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Menopause Transition May Increase The Risk Of Cardiovascular Disease

by Karishma Abhishek on December 1, 2020 at 9:15 AM
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Menopause Transition May Increase The Risk Of Cardiovascular Disease

Menopause transition can lead to increased risk of developing heart disease for women, as per American Heart Association, "Menopause Transition and Cardiovascular Disease Risk: Implications for Timing for Early Prevention," published in the journal, Circulation.

Perimenopause or menopause transition is the period where a woman starts to develop menopausal changes due to the fluctuating levels of hormones produced by the aging ovaries. This leads to irregular menstrual patterns commonly between the ages 45 and 55 — the change from the reproductive to the non-reproductive phase of life.


"We have accumulated data consistently pointing to the menopause transition as a time of change in cardiovascular health. Importantly, the latest American Heart Association guidelines that are specific to women, which were published in 2011, did not include the data that is now available on menopause as a time of increased risk for women's heart health. As such, there is a compelling need to discuss the implications of this accumulating body of literature on this topic", said Samar R. El Khoudary, Ph.D., M.P.H., FAHA, chair of the statement writing committee and associate professor of epidemiology at the University of Pittsburgh's Graduate School of Public Health and the Clinical and Translational Science Institute.

Hormones and cardiovascular health:

Estrogen, the female sex hormone, secreted by ovaries are said to have cardio-protective effects. As the menopause transition begins, the hormonal levels along with contributing factors diminish, thereby posing a greater risk for heart problems. Several studies have shown the implications of menopause transition on heart problems. Similar changes may also occur when ovaries or uterus are surgically removed (partial or full oophorectomy or hysterectomy) due to other problems.

The evidence thereby led to various studies involving hormonal therapy to treat heart diseases and potential benefits were observed when certain combinations of hormone therapy were initiated in early but not late menopause. The therapy also demonstrated a decreased risk of type 2 diabetes and protection from bone loss. Further studies are however needed to conclude the long-term benefits.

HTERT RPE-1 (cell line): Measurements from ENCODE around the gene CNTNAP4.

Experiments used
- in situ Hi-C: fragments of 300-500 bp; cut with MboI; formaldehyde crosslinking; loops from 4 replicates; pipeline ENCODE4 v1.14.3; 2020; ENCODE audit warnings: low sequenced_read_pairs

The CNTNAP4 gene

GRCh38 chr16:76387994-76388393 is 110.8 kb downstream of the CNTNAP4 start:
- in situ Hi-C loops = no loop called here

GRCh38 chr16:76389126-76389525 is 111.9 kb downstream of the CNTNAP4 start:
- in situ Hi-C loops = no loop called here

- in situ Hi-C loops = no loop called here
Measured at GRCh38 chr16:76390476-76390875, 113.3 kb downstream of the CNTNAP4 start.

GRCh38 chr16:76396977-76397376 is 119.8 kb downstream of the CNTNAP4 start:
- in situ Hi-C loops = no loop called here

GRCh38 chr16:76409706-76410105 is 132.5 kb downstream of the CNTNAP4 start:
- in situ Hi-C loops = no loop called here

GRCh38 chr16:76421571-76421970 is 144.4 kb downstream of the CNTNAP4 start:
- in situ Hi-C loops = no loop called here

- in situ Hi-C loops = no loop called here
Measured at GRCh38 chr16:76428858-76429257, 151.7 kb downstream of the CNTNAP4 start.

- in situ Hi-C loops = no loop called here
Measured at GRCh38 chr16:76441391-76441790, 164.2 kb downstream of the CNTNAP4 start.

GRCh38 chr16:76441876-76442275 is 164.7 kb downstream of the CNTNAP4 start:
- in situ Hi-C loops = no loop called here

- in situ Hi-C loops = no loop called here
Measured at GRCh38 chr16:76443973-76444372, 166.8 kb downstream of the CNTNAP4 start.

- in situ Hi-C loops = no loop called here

"As such, it emphasizes the importance of monitoring women's health during midlife and targeting this stage as a critical window for applying early intervention strategies that aim to maintain a healthy heart and reduce the risk of heart disease. Thus, health care professionals may consider an aggressive, prevention-based approach for women during this stage in their lives to decrease the probability of a future cardiovascular disease occurrence, such as heart attack or stroke", said Samar R. El Khoudary.

Takeaway facts on menopause:

Risk factors contributing to cardiovascular diseases include:

  • Common symptoms like hot flashes and night sweats
  • Depression and sleep disturbances
  • Physiological changes during menopause, such as increased abdominal fat and visceral fat (body fat around the organs)
  • Menopause at an earlier age
  • Cholesterol levels, metabolic syndrome risk and vascular vulnerability increase with menopause beyond the effects of normal aging. Metabolic syndrome is diagnosed when a person has three or more of the following measurements: abdominal obesity, high triglycerides, low HDL cholesterol (the good cholesterol), high blood pressure and/or high blood glucose levels (blood sugar).
  • Higher good cholesterol levels may not consistently reflect good heart health in all stages of life in women.
  • Use of cholesterol-lowering medications remains limited for women during menopause transition
  • Physical activity and nutrition may play a role in the timing of menopause for all women.
  • Women who drink little to moderate amounts of alcohol may have later onset of menopause, and those who smoke cigarettes are likely to start menopause about a year earlier than non-smokers.
  • Data indicates that only 7.2% of women in menopause meet physical activity guidelines, and fewer than 20% of those women consistently maintain a healthy diet.

Source: Medindia

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